In the past week, I've spoken with representatives of three different suppliers of virtual desktop infrastructure (VDI). Each is offering or planning to offer technology which makes it possible for desktop systems or individual workloads to be encapsulated, and then accessed by access virtualization. The encapsulated system or workload images can execute on the local desktop system, a nearby work group server, a server in the business unit's datacenter or on a server back in the enterprise datacenter.
The goal of this exercise is to get back to the simplicity of having workloads either executed in a single location or easily managed as if they were centralized. Other goals are to increase levels of manageability, security and efficiency while also reducing the overall cost of systems, software, storage and networking equipment.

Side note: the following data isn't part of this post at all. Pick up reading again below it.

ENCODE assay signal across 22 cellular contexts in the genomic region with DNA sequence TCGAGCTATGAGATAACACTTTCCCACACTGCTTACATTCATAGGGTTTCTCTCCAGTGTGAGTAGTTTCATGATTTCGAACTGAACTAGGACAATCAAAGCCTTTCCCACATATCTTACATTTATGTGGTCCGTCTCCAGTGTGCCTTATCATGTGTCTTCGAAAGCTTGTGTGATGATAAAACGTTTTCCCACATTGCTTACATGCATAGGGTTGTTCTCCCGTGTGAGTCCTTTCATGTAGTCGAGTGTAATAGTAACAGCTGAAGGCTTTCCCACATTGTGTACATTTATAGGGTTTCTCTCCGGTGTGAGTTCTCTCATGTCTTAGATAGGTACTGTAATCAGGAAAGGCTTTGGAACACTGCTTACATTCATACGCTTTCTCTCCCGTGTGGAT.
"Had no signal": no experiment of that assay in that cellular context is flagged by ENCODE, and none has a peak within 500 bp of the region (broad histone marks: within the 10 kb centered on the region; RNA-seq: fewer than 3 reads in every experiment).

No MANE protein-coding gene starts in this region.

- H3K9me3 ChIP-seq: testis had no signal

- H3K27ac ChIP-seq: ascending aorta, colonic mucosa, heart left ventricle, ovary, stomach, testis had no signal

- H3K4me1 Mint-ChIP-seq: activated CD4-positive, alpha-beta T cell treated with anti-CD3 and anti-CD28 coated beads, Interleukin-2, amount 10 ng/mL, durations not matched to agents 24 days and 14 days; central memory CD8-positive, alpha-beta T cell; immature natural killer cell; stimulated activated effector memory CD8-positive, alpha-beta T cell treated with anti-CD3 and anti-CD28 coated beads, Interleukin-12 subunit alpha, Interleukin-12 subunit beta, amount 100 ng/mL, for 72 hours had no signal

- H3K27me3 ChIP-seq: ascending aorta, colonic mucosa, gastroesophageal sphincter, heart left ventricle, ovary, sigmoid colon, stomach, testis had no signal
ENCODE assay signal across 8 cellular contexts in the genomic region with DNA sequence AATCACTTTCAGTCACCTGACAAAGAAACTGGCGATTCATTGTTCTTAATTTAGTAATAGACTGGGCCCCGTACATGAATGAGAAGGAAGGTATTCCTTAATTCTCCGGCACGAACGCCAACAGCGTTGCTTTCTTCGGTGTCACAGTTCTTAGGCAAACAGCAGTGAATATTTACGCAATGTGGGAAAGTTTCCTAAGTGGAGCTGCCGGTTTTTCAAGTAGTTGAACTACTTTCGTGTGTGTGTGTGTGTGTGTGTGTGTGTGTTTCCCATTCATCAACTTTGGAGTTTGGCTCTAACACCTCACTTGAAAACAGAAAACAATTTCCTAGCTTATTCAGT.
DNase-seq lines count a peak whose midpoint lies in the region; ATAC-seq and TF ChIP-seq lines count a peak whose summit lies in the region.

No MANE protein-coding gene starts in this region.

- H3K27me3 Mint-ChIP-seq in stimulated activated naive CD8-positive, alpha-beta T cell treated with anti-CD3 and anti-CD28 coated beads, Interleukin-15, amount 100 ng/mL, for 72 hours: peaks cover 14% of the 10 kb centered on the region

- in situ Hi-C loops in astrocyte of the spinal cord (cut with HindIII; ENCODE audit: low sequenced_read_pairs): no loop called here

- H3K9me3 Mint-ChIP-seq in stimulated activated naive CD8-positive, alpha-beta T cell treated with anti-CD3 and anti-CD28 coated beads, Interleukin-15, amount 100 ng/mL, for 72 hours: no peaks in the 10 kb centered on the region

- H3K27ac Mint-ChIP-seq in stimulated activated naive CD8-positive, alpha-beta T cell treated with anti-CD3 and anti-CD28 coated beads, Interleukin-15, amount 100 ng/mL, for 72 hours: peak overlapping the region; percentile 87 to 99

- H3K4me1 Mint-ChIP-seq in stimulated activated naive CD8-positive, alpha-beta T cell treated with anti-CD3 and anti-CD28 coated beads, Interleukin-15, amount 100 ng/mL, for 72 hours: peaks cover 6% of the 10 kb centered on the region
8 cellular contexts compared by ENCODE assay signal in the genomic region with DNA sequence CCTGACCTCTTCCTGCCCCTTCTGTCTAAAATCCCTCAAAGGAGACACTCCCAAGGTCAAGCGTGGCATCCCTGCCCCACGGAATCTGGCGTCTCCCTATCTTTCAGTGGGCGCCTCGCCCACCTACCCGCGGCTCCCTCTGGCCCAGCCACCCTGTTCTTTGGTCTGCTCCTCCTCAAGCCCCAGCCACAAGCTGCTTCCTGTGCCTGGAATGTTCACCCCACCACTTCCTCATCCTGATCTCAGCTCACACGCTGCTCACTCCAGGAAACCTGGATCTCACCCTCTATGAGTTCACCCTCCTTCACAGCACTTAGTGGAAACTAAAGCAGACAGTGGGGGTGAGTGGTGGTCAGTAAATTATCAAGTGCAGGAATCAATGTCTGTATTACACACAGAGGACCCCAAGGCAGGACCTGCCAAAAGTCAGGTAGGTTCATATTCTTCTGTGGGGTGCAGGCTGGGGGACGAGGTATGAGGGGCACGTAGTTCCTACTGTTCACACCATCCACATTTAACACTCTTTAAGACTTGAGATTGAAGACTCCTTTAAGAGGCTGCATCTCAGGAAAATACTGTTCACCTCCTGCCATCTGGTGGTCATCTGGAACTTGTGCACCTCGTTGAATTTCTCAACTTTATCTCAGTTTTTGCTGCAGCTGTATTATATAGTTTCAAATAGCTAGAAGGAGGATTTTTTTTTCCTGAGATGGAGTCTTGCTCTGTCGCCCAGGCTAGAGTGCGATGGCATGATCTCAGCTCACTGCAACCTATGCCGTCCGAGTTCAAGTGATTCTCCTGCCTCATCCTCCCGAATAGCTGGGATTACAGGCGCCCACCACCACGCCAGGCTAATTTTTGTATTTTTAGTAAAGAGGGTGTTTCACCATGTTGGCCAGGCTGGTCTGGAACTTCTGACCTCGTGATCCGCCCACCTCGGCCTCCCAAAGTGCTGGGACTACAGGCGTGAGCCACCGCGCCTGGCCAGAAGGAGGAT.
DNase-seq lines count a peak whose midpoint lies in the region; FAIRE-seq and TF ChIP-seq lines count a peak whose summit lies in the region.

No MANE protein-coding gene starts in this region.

The more I thought about what they had to say, the more I remember the simplicity of working with a timesharing system, such as those offered by DEC, DG, HP, IBM or Pr1me. Often hundreds of staff could be easily supported by one of these systems. Software updates to the operating systems or the applications could be installed without forcing a member of the IT staff member to visit the office of every employee to change something on their system.
While I was a software engineer for one company, a typical customer installation was one server that supported application access for up to 150 people. Think how straightforward it was to install software, update software and backup data.
After hearing about the elaborate, complex ways suppliers are going about the business of delivering applications and data to people today, is it wrong of me too long for the good ol' days of timesharing?